Costs of diabetic foot disease – a worldwide overview

Diabetic foot disease is a costly complication of diabetes, something that has been known for years. Various studies from all over the world have outlined these costs, each time pointing at costly care episodes for uninfected ulcers, with costs spiraling out of control when hospitalization is needed. For the first time, all these studies have been summarized in an extensive systematic review. Their conclusion is not surprising, seeing many of the included studies are well-known. But the staggering number of 56 studies all showing the same high costs for diabetic foot disease make for a strong argument that these costs warrant action.

In this new research article, studies were included from all over the world. All studies found lower costs for non-complicated ulcers, and significant increases when these ulcers became infected or when patients needed prolonged inpatient treatment or amputation. Seeing all these studies together, the importance of prevention and early multi-disciplinary intervention cannot be louder. If we are to control costs, patients need to be seen by experienced foot clinics, before it’s too late and hospitalization or amputation unavoidable.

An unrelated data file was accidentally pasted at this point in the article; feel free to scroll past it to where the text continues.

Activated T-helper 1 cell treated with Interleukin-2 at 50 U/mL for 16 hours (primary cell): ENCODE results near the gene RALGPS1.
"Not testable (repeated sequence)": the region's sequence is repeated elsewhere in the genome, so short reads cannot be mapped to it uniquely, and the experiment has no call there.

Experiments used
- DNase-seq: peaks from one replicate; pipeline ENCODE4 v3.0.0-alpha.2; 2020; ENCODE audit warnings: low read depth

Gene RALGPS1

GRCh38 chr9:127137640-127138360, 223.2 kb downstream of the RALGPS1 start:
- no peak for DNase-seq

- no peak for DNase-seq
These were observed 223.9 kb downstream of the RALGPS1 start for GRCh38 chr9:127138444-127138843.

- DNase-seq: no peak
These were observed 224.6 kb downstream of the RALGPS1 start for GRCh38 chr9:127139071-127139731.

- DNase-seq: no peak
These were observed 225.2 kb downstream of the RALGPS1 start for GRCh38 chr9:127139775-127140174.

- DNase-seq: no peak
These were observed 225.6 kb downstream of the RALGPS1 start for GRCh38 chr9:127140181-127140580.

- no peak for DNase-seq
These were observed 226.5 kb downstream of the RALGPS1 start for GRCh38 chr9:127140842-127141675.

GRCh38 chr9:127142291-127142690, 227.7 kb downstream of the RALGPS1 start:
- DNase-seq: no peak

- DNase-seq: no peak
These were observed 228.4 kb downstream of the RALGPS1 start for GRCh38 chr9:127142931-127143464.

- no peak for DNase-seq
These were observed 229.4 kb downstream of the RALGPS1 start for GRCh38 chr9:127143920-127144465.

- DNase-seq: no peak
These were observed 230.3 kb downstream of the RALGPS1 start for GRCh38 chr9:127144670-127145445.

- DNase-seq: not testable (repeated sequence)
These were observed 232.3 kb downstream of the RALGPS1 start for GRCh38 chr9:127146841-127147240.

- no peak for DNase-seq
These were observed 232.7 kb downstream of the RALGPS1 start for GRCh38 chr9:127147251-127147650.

The exact costs varied greatly between studies, also depending on how they were presented (e.g. as monthly or yearly costs, as costs per episode, par patient or per healthcare system, in whether or not indirect costs were also included, etc.). Roughly, prolonged hospitalization or amputation costs about 35,000 to 45,000 international dollars (a currency to compare different studies) in Australia, Europe or America, and around 5,000 dollars in developing countries. One remark that misses in the paper when reflecting on these different costs, is Peter Cavanagh’s statement in his interesting paper comparing costs in five countries: those 5,000 dollars may reflect 5.7 years of your annual income, with no government or health insurance to pay it for you.

For daily clinical practice this paper is a great addition underlining the need of investing in prevention and early treatment of foot ulcers by highly skilled interdisciplinary foot clinics. Such highly skilled care may be expensive, but diabetic foot ulcers ending in hospital or with an amputation is much more expensive in the long term. As professor Harding says “no numbers, is no problem, especially for government”. Well, this new systematic review is full of numbers, and they all show a very costly but preventable disease.